You can blame this doughboy for the debt ceiling.
Did you know that until 1982 every increase to the federal debt limit was an amendment to the Second Liberty Bond Act of 1917? Before the United States entered World War I, there was never any such thing as a debt limit. When Congress had to borrow money it issued bonds. But after events (U-boat attacks, Zimmermann telegram) pulled a reluctant United States into war, Congress had to issue a lot of so-called Liberty Bonds, fast, and it wasn’t very good at it. The first bond issue was such a disappointment that the government had to ask Charlie Chaplin, who wasn’t even an American citizen, to make a propaganda short telling people to buy Liberty Bonds. Finally, with the Second Liberty Bond Act of 1917, Congress said screw it, let’s tell Treasury to figure out how to do this, but make them stop borrowing when they get to x. In this instance, x was $11.5 billion. Gradually Congress started imposing multiple ceilings on various types of government debt, not just war debt, and in 1939 Congress consolidated these into a single debt ceiling of $45 billion.
Today the debt ceiling is $34.1 trillion. We reached it in January, but for decades Treasury has had a variety of tricks (euphemistically called “extraordinary measures”) to delay raising the debt ceiling. Those tricks will run out in June, possibly as early as June 1. What President Joe Biden should do about that is the topic of my latest New Republic piece. No, I’m not going to tell you in this Backbencher post. You can read my piece here.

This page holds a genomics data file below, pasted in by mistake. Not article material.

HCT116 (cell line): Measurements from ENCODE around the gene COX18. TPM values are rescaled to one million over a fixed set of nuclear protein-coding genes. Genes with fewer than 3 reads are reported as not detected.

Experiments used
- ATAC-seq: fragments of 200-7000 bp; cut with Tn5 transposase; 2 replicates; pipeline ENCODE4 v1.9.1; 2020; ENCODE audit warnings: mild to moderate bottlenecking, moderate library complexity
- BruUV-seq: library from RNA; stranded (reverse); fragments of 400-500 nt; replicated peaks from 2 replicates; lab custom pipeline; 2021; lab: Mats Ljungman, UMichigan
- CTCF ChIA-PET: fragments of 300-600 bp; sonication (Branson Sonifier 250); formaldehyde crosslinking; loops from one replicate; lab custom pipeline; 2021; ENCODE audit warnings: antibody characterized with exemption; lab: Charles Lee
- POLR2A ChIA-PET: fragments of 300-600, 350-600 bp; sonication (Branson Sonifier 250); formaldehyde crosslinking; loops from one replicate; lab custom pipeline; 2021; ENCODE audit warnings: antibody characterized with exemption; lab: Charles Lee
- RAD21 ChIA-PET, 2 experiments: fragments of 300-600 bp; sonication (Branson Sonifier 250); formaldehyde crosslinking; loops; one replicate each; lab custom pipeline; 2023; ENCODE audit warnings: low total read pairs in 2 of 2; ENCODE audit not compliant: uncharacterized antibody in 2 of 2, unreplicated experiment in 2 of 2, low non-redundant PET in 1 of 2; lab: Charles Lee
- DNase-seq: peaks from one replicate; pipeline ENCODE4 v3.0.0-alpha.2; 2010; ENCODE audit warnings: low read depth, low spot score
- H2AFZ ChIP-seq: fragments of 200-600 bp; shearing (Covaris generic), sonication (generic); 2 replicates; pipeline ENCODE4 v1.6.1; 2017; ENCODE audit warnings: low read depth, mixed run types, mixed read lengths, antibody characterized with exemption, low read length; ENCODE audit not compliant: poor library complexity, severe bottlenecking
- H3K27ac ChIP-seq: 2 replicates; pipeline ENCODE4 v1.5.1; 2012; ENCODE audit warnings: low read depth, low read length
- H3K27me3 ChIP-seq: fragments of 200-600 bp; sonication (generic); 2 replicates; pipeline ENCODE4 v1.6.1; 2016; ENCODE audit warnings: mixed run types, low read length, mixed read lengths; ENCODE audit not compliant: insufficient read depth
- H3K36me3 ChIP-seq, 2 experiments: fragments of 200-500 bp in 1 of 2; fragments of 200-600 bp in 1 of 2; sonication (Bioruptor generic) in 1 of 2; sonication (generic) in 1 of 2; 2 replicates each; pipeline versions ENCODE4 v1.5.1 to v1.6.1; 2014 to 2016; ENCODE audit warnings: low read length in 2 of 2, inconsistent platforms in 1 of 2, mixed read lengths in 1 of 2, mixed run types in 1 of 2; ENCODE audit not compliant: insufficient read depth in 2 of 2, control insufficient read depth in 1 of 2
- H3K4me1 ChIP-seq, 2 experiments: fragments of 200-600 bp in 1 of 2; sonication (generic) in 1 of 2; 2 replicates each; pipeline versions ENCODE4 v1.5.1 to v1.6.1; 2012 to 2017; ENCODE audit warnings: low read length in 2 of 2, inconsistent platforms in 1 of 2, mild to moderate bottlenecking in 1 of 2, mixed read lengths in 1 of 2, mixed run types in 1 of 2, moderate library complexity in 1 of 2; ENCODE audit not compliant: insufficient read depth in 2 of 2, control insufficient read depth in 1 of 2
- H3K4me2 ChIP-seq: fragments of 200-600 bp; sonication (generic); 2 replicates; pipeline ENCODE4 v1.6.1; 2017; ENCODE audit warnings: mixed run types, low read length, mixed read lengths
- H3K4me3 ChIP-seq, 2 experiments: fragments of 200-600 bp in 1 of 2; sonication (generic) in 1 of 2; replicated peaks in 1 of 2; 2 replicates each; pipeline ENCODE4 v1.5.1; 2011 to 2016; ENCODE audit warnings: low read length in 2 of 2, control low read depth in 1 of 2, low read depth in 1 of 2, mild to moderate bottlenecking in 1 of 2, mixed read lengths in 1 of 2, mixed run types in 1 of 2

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Your complete prognostication is a fair anticipation of how things will unfold on May 9 if nothing substantive changes between now and then, and your hypothetical speech by President Biden is a fine response in the first degree.
Here is a preliminary suggestion and two questions for what might ensue:
1) Though neither side would likely agree to having the meeting streamed live, it should be recorded with video so that neither side can "disinterpret" the discussion. I still remember the 400 billion dollar "demand" per Speaker Boehner in 2011 that was eventually debunked (see https://newrepublic.com/article/92664/republican-debunks-myth-400-billion-tax-demand).
2) Is it correct that POTUS cannot "simply" ask SCOTUS to make an urgent determination regarding the constitutionality of the Debt Limit in the context of the 14th Amendment because the Supreme Court is esssentially the ultimate court of appeals for decisions already expressed in a lower court?
3) If SCOTUS were to determine the Debt Limit was inherently unconstitutional, or if POTUS wrote an EO to ignore it based upon that presumption if it were still under consideration, would the Treasury need to do anything other than offer a bond issue to cover the debt sufficiently?
Needless to say - though everyone keeps saying it - McCarthy and his conference are playing with fire that might burn them politically but that could scar us all as well.
The Pubs aren't afraid of Joe. They're not even listening. Your hypothetical McCarthy response is only one of many or none at all. I would be very happy if he gave that speech.